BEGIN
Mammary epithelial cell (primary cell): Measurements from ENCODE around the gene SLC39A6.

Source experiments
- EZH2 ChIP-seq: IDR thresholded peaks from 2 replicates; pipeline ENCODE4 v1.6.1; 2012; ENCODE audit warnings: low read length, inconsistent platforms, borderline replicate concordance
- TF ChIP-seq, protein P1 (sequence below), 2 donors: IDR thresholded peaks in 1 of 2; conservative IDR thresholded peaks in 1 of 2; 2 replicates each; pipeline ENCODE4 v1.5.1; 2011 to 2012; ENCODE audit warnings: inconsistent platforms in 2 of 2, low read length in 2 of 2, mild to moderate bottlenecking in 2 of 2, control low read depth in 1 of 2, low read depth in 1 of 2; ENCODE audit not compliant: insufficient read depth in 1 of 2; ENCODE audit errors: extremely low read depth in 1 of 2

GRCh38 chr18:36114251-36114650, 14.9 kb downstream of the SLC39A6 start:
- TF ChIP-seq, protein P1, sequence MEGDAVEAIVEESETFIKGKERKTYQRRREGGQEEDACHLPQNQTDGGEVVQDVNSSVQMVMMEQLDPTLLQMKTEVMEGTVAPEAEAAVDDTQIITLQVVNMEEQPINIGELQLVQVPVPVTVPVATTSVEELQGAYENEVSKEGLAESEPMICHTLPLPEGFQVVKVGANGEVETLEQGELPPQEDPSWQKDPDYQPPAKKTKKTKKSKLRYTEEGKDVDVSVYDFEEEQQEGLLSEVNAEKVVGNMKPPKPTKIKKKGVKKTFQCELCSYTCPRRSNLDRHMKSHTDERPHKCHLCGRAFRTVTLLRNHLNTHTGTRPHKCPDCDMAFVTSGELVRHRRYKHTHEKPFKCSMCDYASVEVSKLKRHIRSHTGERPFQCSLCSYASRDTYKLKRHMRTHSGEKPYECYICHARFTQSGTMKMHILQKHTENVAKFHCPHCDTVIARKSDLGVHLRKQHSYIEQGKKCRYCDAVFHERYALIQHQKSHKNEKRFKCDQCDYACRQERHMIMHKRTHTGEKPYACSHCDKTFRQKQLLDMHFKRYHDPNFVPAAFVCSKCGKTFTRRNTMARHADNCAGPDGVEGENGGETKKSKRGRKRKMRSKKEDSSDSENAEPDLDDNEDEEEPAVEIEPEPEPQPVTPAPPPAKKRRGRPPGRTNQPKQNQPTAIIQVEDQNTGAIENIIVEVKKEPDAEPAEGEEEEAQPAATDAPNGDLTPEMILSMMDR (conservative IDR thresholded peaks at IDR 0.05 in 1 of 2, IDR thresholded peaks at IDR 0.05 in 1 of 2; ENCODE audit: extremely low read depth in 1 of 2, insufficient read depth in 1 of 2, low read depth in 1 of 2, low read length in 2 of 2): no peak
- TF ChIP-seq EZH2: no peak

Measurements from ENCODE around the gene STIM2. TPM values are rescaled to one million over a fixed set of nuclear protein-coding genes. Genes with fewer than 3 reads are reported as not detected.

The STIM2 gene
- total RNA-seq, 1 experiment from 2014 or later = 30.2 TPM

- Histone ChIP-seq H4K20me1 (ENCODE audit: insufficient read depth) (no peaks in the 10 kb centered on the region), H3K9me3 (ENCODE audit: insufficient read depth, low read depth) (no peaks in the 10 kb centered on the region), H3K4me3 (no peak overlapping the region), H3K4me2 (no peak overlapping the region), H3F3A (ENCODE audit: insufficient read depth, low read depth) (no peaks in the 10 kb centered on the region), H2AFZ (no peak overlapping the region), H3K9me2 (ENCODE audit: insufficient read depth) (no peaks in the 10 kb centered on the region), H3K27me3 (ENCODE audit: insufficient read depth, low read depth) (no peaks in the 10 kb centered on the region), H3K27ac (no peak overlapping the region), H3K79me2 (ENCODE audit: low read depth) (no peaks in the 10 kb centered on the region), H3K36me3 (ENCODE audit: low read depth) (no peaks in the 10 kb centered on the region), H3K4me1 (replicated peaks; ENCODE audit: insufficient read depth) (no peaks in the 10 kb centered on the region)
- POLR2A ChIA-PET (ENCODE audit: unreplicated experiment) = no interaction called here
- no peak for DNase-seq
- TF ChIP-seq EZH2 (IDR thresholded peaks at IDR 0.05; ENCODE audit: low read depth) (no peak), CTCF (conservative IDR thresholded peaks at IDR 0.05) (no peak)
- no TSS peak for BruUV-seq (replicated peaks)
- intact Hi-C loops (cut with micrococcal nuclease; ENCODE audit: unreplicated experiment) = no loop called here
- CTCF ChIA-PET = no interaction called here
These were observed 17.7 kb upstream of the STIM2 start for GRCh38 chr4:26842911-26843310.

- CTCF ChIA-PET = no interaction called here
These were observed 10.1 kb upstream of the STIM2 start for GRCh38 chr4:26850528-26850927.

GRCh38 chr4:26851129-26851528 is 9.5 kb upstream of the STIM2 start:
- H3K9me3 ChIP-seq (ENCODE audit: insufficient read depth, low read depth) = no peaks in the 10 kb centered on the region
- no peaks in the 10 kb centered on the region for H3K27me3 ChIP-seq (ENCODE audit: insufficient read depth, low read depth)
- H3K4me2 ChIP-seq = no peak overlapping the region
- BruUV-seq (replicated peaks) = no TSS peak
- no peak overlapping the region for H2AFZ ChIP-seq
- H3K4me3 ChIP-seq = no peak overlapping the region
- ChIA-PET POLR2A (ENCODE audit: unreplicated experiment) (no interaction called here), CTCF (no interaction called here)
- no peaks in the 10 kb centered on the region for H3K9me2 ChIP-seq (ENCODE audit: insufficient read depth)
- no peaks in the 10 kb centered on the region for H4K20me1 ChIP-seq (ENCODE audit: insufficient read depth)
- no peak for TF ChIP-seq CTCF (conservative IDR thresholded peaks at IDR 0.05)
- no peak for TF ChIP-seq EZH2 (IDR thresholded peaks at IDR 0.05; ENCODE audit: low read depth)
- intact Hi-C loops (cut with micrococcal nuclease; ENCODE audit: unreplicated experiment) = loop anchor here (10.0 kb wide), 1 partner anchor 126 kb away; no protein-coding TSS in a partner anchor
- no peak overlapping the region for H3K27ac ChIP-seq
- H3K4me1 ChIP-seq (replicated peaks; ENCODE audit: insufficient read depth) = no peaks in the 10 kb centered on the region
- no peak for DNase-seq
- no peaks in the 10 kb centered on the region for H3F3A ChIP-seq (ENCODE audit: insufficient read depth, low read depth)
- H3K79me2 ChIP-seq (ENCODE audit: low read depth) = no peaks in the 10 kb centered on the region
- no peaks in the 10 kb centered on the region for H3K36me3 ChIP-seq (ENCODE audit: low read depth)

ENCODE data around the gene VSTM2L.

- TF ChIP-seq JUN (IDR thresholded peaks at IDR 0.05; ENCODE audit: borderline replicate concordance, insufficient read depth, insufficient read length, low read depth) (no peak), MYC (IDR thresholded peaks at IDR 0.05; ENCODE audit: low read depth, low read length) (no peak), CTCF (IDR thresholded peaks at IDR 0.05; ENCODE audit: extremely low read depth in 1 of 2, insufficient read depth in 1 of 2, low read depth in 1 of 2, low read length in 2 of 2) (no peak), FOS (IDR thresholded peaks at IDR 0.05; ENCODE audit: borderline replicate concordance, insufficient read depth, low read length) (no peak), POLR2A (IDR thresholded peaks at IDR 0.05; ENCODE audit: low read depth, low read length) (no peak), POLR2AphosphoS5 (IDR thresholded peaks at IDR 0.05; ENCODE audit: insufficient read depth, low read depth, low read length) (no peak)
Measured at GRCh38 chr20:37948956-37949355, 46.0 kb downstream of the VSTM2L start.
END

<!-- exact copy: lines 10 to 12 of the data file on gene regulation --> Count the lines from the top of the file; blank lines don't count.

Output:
- total RNA-seq, 1 experiment from 2014 or later = 30.2 TPM

- Histone ChIP-seq H4K20me1 (ENCODE audit: insufficient read depth) (no peaks in the 10 kb centered on the region), H3K9me3 (ENCODE audit: insufficient read depth, low read depth) (no peaks in the 10 kb centered on the region), H3K4me3 (no peak overlapping the region), H3K4me2 (no peak overlapping the region), H3F3A (ENCODE audit: insufficient read depth, low read depth) (no peaks in the 10 kb centered on the region), H2AFZ (no peak overlapping the region), H3K9me2 (ENCODE audit: insufficient read depth) (no peaks in the 10 kb centered on the region), H3K27me3 (ENCODE audit: insufficient read depth, low read depth) (no peaks in the 10 kb centered on the region), H3K27ac (no peak overlapping the region), H3K79me2 (ENCODE audit: low read depth) (no peaks in the 10 kb centered on the region), H3K36me3 (ENCODE audit: low read depth) (no peaks in the 10 kb centered on the region), H3K4me1 (replicated peaks; ENCODE audit: insufficient read depth) (no peaks in the 10 kb centered on the region)
- POLR2A ChIA-PET (ENCODE audit: unreplicated experiment) = no interaction called here